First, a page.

WSBK: Eugene Laverty making inroads with Milwaukee Aprilia

Eugene Laverty on the Milwaukee Aprilia at Phillip Island.
Eugene Laverty on the Milwaukee Aprilia at Phillip Island.

Eugene Laverty feels he is beginning to make inroads with the Milwaukee Aprilia after struggling with the set-up of the RSV-4 during testing and free practice at Phillip Island.

Race one at the legendary Australian circuit is due to take place at 0400 GMT on Saturday morning, with the second race scheduled for the same time on Sunday.

Toome rider Laverty, who has returned to the championship after a two-year spell in the MotoGP premier class, was 11th fastest on the combined free practice time sheets on Friday, but the 30-year-old is confident of making further headway over the course of the weekend.

“This track has been a big struggle and caught us off guard but we’re going in the right direction and that’s the main thing,” Laverty said.

“At the test we were completely lost. I couldn’t attack the bike but now we have gone 0.6 seconds faster than the test shows we’re going the right way.

“It’s still not enough but we are going in the right direction. I had some chatter again in the front, which was difficult to handle, but we’re making headway.”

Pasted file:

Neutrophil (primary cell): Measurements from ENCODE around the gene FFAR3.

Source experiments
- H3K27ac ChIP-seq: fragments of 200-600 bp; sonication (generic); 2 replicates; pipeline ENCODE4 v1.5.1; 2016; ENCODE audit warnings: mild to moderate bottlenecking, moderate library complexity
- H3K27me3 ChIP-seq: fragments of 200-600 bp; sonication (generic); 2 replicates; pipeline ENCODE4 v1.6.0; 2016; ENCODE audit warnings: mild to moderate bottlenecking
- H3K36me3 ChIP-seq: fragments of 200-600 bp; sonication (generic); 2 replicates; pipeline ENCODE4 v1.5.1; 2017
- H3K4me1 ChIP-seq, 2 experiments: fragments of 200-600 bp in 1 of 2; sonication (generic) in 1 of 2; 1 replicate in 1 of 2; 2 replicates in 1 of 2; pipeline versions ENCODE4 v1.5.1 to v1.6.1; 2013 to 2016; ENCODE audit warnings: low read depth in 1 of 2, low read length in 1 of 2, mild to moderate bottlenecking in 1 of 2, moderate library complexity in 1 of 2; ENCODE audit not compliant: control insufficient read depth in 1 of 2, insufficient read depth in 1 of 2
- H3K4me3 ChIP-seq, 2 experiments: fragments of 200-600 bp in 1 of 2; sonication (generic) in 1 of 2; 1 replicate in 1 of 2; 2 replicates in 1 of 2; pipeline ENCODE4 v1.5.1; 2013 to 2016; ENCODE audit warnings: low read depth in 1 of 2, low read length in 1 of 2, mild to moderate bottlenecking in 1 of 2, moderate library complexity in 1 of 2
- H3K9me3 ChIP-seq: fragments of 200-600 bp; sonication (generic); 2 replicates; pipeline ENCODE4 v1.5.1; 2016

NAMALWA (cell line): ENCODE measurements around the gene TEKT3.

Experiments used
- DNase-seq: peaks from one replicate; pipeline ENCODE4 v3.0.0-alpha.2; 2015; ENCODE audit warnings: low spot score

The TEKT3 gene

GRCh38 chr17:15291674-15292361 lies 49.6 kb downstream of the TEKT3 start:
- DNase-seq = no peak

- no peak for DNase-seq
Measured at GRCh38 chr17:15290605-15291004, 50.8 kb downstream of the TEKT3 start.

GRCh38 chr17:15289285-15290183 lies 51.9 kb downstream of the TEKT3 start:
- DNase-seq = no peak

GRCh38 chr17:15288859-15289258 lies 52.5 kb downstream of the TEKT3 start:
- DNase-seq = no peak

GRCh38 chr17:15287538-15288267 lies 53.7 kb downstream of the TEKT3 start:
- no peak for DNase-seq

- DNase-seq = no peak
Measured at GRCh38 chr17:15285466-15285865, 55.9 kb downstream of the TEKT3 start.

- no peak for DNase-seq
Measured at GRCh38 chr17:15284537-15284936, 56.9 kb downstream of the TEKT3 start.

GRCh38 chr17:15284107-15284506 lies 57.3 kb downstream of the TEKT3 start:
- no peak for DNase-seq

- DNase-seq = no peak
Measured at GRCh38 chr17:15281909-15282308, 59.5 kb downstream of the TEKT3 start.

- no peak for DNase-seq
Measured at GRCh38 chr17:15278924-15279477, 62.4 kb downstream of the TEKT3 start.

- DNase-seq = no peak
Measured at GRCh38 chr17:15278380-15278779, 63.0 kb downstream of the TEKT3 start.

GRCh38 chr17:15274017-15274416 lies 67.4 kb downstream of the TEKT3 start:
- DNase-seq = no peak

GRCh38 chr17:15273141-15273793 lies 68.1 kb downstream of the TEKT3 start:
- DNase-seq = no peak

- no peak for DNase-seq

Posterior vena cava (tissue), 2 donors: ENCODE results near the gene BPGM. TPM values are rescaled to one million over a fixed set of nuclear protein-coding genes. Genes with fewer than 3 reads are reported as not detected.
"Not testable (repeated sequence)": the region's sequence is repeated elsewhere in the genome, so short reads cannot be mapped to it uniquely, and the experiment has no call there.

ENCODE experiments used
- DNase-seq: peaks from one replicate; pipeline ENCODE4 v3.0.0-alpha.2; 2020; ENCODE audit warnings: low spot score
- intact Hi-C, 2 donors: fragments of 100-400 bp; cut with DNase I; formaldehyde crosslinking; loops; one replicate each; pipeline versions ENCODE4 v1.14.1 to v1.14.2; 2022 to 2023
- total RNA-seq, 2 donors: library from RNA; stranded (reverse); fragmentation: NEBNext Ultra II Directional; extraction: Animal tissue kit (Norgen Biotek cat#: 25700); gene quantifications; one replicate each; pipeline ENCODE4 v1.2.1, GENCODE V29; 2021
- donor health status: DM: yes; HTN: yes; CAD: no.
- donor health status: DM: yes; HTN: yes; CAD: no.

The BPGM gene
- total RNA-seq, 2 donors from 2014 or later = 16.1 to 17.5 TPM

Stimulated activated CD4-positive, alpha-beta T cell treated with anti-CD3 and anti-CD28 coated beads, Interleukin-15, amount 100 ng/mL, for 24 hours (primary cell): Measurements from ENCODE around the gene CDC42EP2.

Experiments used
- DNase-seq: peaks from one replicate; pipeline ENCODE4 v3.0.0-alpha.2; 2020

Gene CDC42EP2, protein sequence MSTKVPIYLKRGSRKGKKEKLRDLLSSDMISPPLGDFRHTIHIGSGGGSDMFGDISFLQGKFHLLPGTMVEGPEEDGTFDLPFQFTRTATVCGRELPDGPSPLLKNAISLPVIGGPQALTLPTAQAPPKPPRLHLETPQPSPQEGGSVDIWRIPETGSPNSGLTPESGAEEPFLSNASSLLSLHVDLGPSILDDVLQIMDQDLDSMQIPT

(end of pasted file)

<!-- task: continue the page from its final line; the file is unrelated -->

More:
Laverty is joined in the Milwaukee colours by Italy’s Lorenzo Savadori, who went seventh quickest in free practice to seal his passage straight into Superpole 2 ahead of the opening race.

Reigning world champion Jonathan Rea made a flying start after finishing second fastest on Friday on the Kawasaki ZX-10RR behind Chaz Davies, who led the way overall on the Ducati.

Rea is bidding to make history this season by becoming the only rider ever to win the title three years on the trot.

The Ballyclare man has led the way during pre-season testing and was confident of kick-starting his title defence in style in race one.

Rea, who has been backed to clinch the championship again in 2017 by four-time World Superbike champion Carl Fogarty, has stated his aim of building a healthy points haul from the off as he attempts to gain an early advantage over his chief rivals.

“It is important to manage the race in the right way,” Rea said.

“I am going to give it a good go anyway because I feel good on the bike. We still have a few little bits for me to try to maximise acceleration when the tyre drops.”